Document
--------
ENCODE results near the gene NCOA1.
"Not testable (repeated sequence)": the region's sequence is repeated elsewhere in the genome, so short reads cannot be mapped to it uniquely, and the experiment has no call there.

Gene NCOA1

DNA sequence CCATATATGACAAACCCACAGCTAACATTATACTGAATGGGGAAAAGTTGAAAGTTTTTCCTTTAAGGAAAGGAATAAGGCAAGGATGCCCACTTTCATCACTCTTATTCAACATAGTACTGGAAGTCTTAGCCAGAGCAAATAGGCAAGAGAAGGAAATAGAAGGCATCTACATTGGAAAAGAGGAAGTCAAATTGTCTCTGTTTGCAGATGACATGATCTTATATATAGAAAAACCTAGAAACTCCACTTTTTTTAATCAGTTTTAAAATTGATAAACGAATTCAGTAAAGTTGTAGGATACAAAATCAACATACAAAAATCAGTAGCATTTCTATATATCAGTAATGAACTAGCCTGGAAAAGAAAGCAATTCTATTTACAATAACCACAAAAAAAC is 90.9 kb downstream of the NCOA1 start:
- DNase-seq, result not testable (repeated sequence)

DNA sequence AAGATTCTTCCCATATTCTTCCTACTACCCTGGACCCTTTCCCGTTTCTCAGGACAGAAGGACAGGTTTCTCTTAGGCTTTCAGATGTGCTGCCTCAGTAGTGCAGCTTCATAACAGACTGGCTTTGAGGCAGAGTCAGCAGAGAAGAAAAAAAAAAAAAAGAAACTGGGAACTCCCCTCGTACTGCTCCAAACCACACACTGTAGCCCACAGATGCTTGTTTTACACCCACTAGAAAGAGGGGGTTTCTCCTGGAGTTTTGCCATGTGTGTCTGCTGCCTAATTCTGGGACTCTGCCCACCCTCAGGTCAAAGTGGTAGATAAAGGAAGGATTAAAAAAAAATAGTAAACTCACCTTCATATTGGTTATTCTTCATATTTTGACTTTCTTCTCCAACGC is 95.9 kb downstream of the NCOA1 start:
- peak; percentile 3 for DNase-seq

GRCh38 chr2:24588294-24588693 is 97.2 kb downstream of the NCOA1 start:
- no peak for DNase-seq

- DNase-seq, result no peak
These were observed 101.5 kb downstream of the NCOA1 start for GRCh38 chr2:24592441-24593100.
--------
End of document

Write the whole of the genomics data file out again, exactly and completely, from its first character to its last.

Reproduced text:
ENCODE results near the gene NCOA1.
"Not testable (repeated sequence)": the region's sequence is repeated elsewhere in the genome, so short reads cannot be mapped to it uniquely, and the experiment has no call there.

Gene NCOA1

DNA sequence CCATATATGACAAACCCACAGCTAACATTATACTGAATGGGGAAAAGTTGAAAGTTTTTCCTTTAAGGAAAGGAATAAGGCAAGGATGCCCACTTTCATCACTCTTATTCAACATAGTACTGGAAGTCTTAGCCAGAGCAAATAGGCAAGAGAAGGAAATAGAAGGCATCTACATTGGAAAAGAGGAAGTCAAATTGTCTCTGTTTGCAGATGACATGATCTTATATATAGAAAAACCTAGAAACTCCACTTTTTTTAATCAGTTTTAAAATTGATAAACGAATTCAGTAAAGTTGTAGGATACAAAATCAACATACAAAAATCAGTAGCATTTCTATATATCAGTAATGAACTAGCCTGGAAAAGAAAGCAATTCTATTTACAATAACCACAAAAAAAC is 90.9 kb downstream of the NCOA1 start:
- DNase-seq, result not testable (repeated sequence)

DNA sequence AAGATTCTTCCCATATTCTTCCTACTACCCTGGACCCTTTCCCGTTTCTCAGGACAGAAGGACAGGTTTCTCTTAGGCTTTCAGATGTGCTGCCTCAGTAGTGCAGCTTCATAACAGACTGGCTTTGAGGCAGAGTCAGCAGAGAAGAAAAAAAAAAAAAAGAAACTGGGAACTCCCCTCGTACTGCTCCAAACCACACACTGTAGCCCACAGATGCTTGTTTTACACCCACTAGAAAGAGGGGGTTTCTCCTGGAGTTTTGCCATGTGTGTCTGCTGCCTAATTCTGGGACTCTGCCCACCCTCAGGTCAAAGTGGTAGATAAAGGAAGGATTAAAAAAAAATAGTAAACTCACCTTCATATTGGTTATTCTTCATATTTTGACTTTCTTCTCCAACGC is 95.9 kb downstream of the NCOA1 start:
- peak; percentile 3 for DNase-seq

GRCh38 chr2:24588294-24588693 is 97.2 kb downstream of the NCOA1 start:
- no peak for DNase-seq

- DNase-seq, result no peak
These were observed 101.5 kb downstream of the NCOA1 start for GRCh38 chr2:24592441-24593100.